- 3 Post By 5jj
- 1 Post By Olympian
- 2 Post By ribran
The following is from the 3rd episode titled 'The Great Game' of BBC TV series Sherlock
What is the meaning of 'ding-dong' here? Does it mean 'a physical fight'?
Is it a British usage or is it also used in AmE?
Sherlock: Just tell me what happened from the beginning.
Prisoner: We had been to a bar... Nice place, and, er, I got chatting with one of the waitresses, and Karen weren't happy with that, so... When we get back to the hotel, we end up having a bit of a ding-dong.
The following dialog is somewhat amusing from an English point of view.
Prisoner: She's always getting at me, saying I weren't a real man.
Sherlock: Wasn't a real man.
Prisoner: - What?
Sherlock: It's not "weren't", it's "wasn't".
Sherlock: Go on
Prisoner: Well... Then I don't know how it happened, but suddenly there's a knife in my hands... And me old man was a butcher, so I know how to handle knives. He learned us how to cut up a beast.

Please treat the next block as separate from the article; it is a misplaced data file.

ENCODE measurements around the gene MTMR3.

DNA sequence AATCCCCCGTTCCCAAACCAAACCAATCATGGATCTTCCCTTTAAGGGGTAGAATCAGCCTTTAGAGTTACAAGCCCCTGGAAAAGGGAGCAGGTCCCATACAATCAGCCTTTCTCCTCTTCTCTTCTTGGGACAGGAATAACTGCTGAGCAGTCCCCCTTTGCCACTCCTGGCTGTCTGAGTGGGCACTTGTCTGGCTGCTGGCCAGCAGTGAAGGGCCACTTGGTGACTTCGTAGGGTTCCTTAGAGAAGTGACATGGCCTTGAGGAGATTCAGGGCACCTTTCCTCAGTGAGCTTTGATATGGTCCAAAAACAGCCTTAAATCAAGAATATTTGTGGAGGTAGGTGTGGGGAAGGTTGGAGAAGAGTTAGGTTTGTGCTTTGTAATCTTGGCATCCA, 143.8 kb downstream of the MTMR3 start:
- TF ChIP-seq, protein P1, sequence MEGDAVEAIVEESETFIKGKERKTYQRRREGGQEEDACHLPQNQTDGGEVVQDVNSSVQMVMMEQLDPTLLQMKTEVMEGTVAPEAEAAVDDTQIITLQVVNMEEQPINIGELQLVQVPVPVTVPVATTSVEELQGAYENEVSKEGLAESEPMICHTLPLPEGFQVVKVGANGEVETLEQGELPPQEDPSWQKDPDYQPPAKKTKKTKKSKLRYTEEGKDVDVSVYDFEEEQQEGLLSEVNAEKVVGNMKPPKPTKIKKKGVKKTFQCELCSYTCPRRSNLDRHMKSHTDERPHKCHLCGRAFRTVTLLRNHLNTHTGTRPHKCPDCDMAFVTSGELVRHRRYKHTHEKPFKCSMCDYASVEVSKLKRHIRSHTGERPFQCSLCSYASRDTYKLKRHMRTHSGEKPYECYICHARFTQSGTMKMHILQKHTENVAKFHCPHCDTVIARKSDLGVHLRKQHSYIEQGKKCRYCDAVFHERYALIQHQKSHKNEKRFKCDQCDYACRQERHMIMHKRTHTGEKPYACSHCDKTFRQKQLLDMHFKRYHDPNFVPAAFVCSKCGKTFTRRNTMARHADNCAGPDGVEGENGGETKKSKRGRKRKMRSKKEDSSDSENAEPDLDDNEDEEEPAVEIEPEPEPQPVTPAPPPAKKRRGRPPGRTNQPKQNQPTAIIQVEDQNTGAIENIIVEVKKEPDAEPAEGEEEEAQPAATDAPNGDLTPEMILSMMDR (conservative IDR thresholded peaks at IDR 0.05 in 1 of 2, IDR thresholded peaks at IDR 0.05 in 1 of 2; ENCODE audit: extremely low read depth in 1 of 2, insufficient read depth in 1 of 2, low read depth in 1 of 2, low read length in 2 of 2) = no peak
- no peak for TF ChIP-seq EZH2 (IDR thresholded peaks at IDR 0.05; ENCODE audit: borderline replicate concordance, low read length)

Sherlock: - Taught you how to cut up a beast.
Prisoner: Yeah, well, then I done it.
Sherlock: - Did it.
Prisoner: - Did it! Stabbed her, over and over and over, and I looked down, and she weren't... wasn't... moving no more. Any more. God help me, I dunno how it happened, but it was an accident, I swear.
Sherlock gets up to leave.
Prisoner: You've got to help me, Mr. Holmes! Everyone says you're the best.
Without you... I'll get hung for this.
Sherlock: No, no, Mr. Bewick, not at all. ..... Hanged, yes.
You have to see it because it is more interesting with the expressions.
It's not uncommon in BrE. It could be physical, but, in my opinion, it's more likely to be verbal.
How interesting! In the United States, a ding-dong is a goofy, forgetful, or just plain stupid person.
Originally Posted by fivejedjon
By salmanrhd in forum Ask a Teacher
Last Post: 03-Mar-2011, 06:19
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